Torquato Tasso 1544 (Sorrento) – 1595 (Rome)
'O spotless virgin,' Honor thus began,
'That my true lore observed firmly hast,
When with thy foes thou didst in bondage won,
Remember then I kept thee pure and chaste,
At liberty now, where wouldest thou run,
To lay that field of princely virtue waste,
Or lost that jewel ladies hold so dear?
Is maidenhood so great a load to bear?
'Or deem'st thou it a praise of little prize,
The glorious title of a virgin's name?
That thou will gad by night in giglot wise,
Amid thine armed foes, to seek thy shame.
O fool, a woman conquers when she flies,
Refusal kindleth, proffers quench the flame.
Thy lord will judge thou sinnest beyond measure,
If vainly thus thou waste so rich a treasure.'
The sly deceiver Cupid thus beguiled
The simple damsel, with his filed tongue:
'Thou wert not born,' quoth he, 'in desert wild
The cruel bears and savage beasts among,
That you shouldest scorn fair Citherea's child,
Or hate those pleasures that to youth belong,
Nor did the gods thy heart of iron frame;
To be in love is neither sin nor shame.
'Go then, go, whither sweet desire inviteth,
How can thy gentle knight so cruel be?
Love in his heart thy grief and sorrows writeth,
For thy laments how he complaineth, see.
Oh cruel woman, whom no care exciteth
To save his life, that saved and honored thee!
He languished, one foot thou wilt not move
To succor him, yet say'st thou art in love.
'No, no, stay here Argantes' wounds to cure,
And make him strong to shed thy darling's blood,
Of such reward he may himself assure,
That doth a thankless woman so much good:
Ah, may it be thy patience can endure
To see the strength of this Circassian wood,
And not with horror and amazement shrink,
When on their future fight thou hap'st to think?
'Besides the thanks and praises for the deed,
Suppose what joy, what comfort shalt thou win,
When thy soft hand doth wholesome plaisters speed,
Upon the breaches in his ivory skin,
Thence to thy dearest lord may health succeed,
Strength to his limbs, blood to his cheeks so thin,
And his rare beauties, now half dead and more,
Thou may'st to him, him to thyself restore.
'So shall some part of his adventures bold
And valiant acts henceforth be held as thine;
His dear embracements shall thee straight enfold,
Together joined in marriage rites divine:
Lastly high place of honor shalt thou hold
Among the matrons sage and dames Latine,
In Italy, a land, as each one tells,
Where valor true, and true religion dwells.'
With such vain hopes the silly maid abused,
Promised herself mountains and hills of gold;
Yet were her thoughts with doubts and fears confused
How to escape unseen out of that hold,
Because the watchman every minute used
To guard the walls against the Christians bold,
And in such fury and such heat of war,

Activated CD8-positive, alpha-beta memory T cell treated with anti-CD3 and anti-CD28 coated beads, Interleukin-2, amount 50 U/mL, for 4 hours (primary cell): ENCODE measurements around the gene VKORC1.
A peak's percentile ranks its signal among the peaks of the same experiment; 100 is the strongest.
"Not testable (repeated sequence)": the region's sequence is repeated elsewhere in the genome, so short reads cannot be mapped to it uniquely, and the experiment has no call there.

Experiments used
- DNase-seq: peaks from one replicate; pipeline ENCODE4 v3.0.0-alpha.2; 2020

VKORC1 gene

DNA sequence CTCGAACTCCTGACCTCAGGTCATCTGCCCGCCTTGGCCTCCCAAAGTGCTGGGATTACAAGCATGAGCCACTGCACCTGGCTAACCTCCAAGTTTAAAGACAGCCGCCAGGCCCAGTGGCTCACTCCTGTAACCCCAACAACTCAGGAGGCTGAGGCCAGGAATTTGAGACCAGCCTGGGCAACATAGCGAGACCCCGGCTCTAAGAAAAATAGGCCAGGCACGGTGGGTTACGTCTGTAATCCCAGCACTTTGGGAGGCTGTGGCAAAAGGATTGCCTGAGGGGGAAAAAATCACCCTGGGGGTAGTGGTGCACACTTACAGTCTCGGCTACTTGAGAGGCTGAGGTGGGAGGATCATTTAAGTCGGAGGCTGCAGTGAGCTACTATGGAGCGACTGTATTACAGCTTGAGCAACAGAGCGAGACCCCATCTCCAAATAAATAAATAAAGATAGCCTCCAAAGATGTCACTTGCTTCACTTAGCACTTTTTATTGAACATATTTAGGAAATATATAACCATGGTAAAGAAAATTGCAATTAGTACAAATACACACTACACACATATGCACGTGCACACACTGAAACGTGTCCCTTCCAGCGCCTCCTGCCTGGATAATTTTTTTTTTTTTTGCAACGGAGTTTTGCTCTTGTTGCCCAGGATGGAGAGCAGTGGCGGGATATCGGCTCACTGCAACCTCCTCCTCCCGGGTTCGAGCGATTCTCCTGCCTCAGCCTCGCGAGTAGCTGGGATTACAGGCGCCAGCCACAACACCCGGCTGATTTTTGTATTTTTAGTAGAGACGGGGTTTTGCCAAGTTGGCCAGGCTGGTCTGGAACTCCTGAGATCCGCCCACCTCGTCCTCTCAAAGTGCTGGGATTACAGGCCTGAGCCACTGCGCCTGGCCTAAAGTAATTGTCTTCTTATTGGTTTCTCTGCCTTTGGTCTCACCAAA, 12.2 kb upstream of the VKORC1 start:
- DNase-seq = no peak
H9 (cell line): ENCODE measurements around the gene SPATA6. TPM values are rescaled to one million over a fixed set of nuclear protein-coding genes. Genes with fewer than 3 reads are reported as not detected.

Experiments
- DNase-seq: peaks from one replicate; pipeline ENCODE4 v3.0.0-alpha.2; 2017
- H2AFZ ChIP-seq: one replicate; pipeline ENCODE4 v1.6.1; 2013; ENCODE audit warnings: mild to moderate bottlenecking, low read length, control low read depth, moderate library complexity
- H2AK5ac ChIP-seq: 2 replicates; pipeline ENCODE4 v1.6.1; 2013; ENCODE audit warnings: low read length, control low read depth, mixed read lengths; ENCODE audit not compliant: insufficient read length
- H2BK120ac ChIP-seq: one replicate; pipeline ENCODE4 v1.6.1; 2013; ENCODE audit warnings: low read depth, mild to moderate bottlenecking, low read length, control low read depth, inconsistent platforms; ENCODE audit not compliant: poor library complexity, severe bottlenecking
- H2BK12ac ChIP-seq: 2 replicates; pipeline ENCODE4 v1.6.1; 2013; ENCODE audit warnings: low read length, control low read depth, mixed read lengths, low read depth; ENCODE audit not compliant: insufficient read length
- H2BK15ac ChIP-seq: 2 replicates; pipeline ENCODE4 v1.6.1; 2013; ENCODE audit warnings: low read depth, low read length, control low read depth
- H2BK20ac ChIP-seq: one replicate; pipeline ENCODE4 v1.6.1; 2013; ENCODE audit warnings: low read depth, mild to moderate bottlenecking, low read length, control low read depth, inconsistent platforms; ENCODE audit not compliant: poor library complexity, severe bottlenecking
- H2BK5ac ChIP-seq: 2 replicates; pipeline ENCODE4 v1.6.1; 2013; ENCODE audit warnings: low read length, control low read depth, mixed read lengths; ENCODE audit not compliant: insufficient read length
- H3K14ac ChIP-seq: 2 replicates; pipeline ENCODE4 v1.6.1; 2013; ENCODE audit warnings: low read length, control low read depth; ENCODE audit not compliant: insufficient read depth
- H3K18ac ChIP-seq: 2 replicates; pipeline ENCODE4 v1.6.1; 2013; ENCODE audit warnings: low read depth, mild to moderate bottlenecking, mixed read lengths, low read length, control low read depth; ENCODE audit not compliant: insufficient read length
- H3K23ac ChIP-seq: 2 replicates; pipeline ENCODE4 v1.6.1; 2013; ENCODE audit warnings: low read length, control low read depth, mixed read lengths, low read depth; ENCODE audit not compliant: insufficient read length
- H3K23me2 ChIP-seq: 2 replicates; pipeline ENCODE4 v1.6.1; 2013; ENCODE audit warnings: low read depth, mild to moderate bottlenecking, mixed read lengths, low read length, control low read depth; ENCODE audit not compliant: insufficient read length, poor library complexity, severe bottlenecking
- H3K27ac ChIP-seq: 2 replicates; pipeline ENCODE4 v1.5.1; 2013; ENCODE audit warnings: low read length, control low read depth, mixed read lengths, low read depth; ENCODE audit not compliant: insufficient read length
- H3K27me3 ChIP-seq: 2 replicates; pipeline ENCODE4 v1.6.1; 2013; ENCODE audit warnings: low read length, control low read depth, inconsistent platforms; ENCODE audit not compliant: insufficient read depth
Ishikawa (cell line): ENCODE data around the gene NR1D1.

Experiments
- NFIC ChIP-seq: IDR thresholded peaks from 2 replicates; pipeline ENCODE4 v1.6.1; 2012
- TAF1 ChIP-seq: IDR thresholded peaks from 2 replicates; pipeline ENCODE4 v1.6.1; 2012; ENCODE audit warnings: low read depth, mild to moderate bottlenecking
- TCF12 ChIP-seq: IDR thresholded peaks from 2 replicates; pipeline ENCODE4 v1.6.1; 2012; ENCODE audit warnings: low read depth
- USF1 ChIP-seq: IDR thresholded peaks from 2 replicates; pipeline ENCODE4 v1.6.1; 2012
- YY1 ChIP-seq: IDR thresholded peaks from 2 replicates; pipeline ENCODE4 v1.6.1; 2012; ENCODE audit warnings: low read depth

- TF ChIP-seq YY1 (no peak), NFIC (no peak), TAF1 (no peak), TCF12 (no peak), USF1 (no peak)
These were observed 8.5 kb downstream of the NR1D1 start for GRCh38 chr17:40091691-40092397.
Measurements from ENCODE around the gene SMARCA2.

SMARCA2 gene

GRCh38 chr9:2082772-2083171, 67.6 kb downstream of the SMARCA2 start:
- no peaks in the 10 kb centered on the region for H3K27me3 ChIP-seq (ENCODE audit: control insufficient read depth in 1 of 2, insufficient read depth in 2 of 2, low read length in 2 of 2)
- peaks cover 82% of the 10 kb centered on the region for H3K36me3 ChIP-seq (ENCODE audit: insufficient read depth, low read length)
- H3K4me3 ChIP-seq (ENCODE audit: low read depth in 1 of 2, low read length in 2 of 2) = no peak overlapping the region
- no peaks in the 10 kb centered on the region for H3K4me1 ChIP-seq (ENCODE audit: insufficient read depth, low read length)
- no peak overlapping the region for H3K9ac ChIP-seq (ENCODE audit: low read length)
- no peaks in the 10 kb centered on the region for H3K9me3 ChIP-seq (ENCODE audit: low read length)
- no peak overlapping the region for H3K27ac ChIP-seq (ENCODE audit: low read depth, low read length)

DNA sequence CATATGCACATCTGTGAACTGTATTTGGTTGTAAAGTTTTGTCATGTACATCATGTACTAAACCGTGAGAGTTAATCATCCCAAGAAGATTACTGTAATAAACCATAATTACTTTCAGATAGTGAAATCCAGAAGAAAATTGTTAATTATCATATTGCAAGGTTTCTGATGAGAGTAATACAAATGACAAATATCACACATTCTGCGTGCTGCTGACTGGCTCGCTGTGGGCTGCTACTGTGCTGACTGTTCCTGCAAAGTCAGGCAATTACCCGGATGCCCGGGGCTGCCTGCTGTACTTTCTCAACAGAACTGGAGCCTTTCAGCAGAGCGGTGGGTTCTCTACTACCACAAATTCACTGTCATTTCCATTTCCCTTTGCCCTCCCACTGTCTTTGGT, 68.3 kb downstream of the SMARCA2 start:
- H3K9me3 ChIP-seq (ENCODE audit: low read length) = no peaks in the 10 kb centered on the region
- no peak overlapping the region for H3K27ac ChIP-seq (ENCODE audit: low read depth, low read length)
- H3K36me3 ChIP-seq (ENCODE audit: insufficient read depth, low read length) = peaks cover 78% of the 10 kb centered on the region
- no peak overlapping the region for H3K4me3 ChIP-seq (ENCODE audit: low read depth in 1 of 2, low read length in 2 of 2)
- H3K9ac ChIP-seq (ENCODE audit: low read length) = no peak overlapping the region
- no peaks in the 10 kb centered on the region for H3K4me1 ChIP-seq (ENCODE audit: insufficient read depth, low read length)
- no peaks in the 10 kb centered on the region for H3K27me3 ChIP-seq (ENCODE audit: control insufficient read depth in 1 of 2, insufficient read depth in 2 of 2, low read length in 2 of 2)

The gates or seld or never opened are.
With strong Clorinda was Erminia sweet
In surest links of dearest friendship bound,
With her she used the rising sun to greet,
And her, when Phoebus glided under ground,
She made the lovely partner of her sheet;
In both their hearts one will, one thought was found;
Nor aught she hid from that virago bold,
Except her love, that tale to none she told.
That kept she secret, if Clorinda heard
Her make complaints, or secretly lament,
To other cause her sorrow she referred:
Matter enough she had of discontent,
Like as the bird that having close imbarred
Her tender young ones in the springing bent,
To draw the searcher further from her nest,
Cries and complains most where she needeth least.
Alone, within her chamber's secret part,
Sitting one day upon her heavy thought,
Devising by what means, what sleight, what art,
Her close departure should be safest wrought,
Assembled in her unresolved heart
An hundred passions strove and ceaseless fought;
At last she saw high hanging on the wall
Clorinda's silver arms, and sighed withal:
And sighing, softly to herself she said,
'How blessed is this virgin in her might?
How I envy the glory of the maid,
Yet envy not her shape, or beauty's light;
Her steps are not with trailing garments stayed,
Nor chambers hide her valor shining bright;
But armed she rides, and breaketh sword and spear,
Nor is her strength restrained by shame or fear.
'Alas, why did not Heaven these members frail<
Find a translation for this poem in other languages:
Select another language:
- - Select -
- 简体中文 (Chinese - Simplified)
- 繁體中文 (Chinese - Traditional)
- Español (Spanish)
- Esperanto (Esperanto)
- 日本語 (Japanese)
- Português (Portuguese)
- Deutsch (German)
- العربية (Arabic)
- Français (French)
- Русский (Russian)
- ಕನ್ನಡ (Kannada)
- 한국어 (Korean)
- עברית (Hebrew)
- Gaeilge (Irish)
- Українська (Ukrainian)
- اردو (Urdu)
- Magyar (Hungarian)
- मानक हिन्दी (Hindi)
- Indonesia (Indonesian)
- Italiano (Italian)
- தமிழ் (Tamil)
- Türkçe (Turkish)
- తెలుగు (Telugu)
- ภาษาไทย (Thai)
- Tiếng Việt (Vietnamese)
- Čeština (Czech)
- Polski (Polish)
- Bahasa Indonesia (Indonesian)
- Românește (Romanian)
- Nederlands (Dutch)
- Ελληνικά (Greek)
- Latinum (Latin)
- Svenska (Swedish)
- Dansk (Danish)
- Suomi (Finnish)
- فارسی (Persian)
- ייִדיש (Yiddish)
- հայերեն (Armenian)
- Norsk (Norwegian)
- English (English)
Discuss this Torquato Tasso poem with the community:
Use the citation below to add this poem to your bibliography:
"Jerusalem Delivered - Book 06 - part 06" Poetry.net. STANDS4 LLC, 2020. Web. 11 Aug. 2020. <https://www.poetry.net/poem/37209/jerusalem-delivered---book-06---part-06>.